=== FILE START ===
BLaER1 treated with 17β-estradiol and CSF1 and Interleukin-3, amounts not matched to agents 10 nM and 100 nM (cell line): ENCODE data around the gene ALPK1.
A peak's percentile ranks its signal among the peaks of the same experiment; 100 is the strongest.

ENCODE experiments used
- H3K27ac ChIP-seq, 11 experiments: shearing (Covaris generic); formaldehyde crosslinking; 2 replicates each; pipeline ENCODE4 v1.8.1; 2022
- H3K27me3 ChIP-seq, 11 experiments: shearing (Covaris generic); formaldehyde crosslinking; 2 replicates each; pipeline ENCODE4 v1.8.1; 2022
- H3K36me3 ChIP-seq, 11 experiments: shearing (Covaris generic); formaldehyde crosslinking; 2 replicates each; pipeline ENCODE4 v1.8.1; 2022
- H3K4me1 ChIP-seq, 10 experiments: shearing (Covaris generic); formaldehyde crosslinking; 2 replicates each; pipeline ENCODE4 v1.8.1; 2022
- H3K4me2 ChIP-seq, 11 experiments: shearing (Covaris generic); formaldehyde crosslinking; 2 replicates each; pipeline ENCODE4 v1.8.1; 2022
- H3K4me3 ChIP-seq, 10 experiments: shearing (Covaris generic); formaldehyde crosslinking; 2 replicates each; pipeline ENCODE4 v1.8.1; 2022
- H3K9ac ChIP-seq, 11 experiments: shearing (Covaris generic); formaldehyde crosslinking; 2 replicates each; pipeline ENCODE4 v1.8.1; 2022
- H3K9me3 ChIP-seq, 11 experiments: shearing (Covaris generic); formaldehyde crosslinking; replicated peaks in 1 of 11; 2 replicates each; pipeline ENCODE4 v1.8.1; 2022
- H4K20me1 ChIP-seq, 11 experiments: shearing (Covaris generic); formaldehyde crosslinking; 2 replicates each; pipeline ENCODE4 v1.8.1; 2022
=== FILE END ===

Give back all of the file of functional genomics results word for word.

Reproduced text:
BLaER1 treated with 17β-estradiol and CSF1 and Interleukin-3, amounts not matched to agents 10 nM and 100 nM (cell line): ENCODE data around the gene ALPK1.
A peak's percentile ranks its signal among the peaks of the same experiment; 100 is the strongest.

ENCODE experiments used
- H3K27ac ChIP-seq, 11 experiments: shearing (Covaris generic); formaldehyde crosslinking; 2 replicates each; pipeline ENCODE4 v1.8.1; 2022
- H3K27me3 ChIP-seq, 11 experiments: shearing (Covaris generic); formaldehyde crosslinking; 2 replicates each; pipeline ENCODE4 v1.8.1; 2022
- H3K36me3 ChIP-seq, 11 experiments: shearing (Covaris generic); formaldehyde crosslinking; 2 replicates each; pipeline ENCODE4 v1.8.1; 2022
- H3K4me1 ChIP-seq, 10 experiments: shearing (Covaris generic); formaldehyde crosslinking; 2 replicates each; pipeline ENCODE4 v1.8.1; 2022
- H3K4me2 ChIP-seq, 11 experiments: shearing (Covaris generic); formaldehyde crosslinking; 2 replicates each; pipeline ENCODE4 v1.8.1; 2022
- H3K4me3 ChIP-seq, 10 experiments: shearing (Covaris generic); formaldehyde crosslinking; 2 replicates each; pipeline ENCODE4 v1.8.1; 2022
- H3K9ac ChIP-seq, 11 experiments: shearing (Covaris generic); formaldehyde crosslinking; 2 replicates each; pipeline ENCODE4 v1.8.1; 2022
- H3K9me3 ChIP-seq, 11 experiments: shearing (Covaris generic); formaldehyde crosslinking; replicated peaks in 1 of 11; 2 replicates each; pipeline ENCODE4 v1.8.1; 2022
- H4K20me1 ChIP-seq, 11 experiments: shearing (Covaris generic); formaldehyde crosslinking; 2 replicates each; pipeline ENCODE4 v1.8.1; 2022